Krista and I started out with this because it’s really common to feel afraid of failure. But if a summit seems right for your business, don’t let it stop you from going for it.
Krista and I agree – you need 90 days and no less to plan a virtual summit. Krista says that people ask her all the time how long it takes to plan a summit, and sometimes don’t like the answer.
“At least 90 days no less. If you're on top of the game like if you're real good at sitting down doing the work staying organized.”
The reason she emphasizes you need at least 90 days is because it’s hard to realize how much work it takes to plan a summit. If you’re just starting the planning process and you want to launch your summit in 3 months from now, you should definitely get on that right away.
I personally recommend building in a little bit more time. If you had an extra 30 days, or even 2 more weeks, things would feel a little less pressured. You can definitely pull it off in 90 days, but it may feel tight at the end.
If you are looking for a quick launch, then a virtual summit may not be your best option. But if you have enough time to put the work in, then you’re looking at potential summit success.
One thing Krista and I for sure agreed on – there are a lot of ups and downs when you’re trying to plan a summit. While the highs may feel great, you also have to be ready to push through the lows to make your summit successful.
What were some of our highs and lows in those three months?
Krista says that one of her biggest highs is right at the beginning of the planning process, when she has tons of momentum. I agree – I also felt super hyped up right when I finally decided to commit to running a summit.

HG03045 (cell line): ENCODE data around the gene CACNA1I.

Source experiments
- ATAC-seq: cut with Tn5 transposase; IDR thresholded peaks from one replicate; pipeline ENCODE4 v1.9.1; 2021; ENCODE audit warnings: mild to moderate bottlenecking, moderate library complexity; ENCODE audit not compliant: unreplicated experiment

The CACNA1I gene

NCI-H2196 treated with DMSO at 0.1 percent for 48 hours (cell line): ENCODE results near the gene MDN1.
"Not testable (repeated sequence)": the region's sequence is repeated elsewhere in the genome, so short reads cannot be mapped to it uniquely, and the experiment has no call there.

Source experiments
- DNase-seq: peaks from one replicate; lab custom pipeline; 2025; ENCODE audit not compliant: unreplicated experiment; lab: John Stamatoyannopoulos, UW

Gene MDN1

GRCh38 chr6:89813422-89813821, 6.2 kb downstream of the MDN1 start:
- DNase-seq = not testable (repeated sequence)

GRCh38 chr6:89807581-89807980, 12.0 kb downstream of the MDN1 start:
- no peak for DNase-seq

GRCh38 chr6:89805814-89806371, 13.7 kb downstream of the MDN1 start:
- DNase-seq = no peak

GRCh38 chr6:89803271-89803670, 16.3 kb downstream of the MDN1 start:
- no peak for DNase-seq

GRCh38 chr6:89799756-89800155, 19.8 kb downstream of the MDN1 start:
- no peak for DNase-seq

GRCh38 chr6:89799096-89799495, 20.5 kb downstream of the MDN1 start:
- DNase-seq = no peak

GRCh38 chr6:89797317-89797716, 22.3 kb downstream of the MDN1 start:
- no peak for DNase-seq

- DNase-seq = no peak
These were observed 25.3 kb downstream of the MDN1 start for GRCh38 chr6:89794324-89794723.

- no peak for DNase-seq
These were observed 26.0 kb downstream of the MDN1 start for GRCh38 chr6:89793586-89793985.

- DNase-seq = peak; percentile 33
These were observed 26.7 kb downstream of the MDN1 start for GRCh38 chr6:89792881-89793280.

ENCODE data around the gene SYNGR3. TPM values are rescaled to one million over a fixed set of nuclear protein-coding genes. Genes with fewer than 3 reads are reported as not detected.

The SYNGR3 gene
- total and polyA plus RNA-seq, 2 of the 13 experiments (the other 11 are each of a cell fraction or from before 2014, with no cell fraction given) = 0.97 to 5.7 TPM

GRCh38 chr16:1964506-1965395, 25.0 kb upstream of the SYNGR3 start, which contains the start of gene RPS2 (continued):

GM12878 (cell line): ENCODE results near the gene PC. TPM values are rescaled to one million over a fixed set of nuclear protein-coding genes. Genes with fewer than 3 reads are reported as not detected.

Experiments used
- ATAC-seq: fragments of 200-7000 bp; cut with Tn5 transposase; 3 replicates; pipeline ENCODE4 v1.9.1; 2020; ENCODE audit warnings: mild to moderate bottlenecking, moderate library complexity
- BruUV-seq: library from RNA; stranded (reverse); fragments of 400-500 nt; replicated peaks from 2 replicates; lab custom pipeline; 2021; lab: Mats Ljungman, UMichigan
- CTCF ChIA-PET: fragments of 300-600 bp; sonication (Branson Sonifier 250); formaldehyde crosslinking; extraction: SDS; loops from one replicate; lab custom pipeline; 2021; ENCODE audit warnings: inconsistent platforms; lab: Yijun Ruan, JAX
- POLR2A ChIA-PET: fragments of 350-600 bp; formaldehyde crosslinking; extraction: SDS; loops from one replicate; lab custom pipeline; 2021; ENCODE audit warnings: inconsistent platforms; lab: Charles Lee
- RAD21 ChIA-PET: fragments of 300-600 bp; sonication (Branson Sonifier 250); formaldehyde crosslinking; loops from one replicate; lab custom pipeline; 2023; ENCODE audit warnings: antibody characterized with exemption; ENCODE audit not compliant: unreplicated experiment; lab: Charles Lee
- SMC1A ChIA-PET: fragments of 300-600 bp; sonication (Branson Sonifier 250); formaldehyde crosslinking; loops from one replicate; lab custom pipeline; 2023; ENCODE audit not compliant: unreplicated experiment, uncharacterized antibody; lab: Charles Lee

For me, I was driving back from a conference when I decided that I was finally going to go for it, and couldn’t stop thinking about the possibilities. Krista loves thinking about the big picture of the event and thinking about the big ideas.
She also says that she hits a low pretty quickly, when she starts worrying about her speakers. “Trying to finalize the speakers I was going to pitch… still gets really overwhelming for me. I always try to have at least 20 speakers, so I have a list of 40 people and I get really down on myself during that time thinking oh my gosh these people still are going to say no.”
Even though the initial decision to plan a summit can be an initial high, make sure you still have the motivation to continue when you hit your lows.
Krista shares another example, when she hears back yeses from your speakers she’s definitely feeling a high, but then she also has to communicate and collect all of the information she needs from them, which can be a low if they don’t want to cooperate.
For me, my biggest low came right before starting to promote the event. I spent a lot of time worrying that no one would actually share the thing that I had spent so many hours creating.
Working through the highs can be easy, but working through the lows can be frustrating and difficult. While everyone’s highs and lows may be different, remember that there will definitely be lows that you have to push through.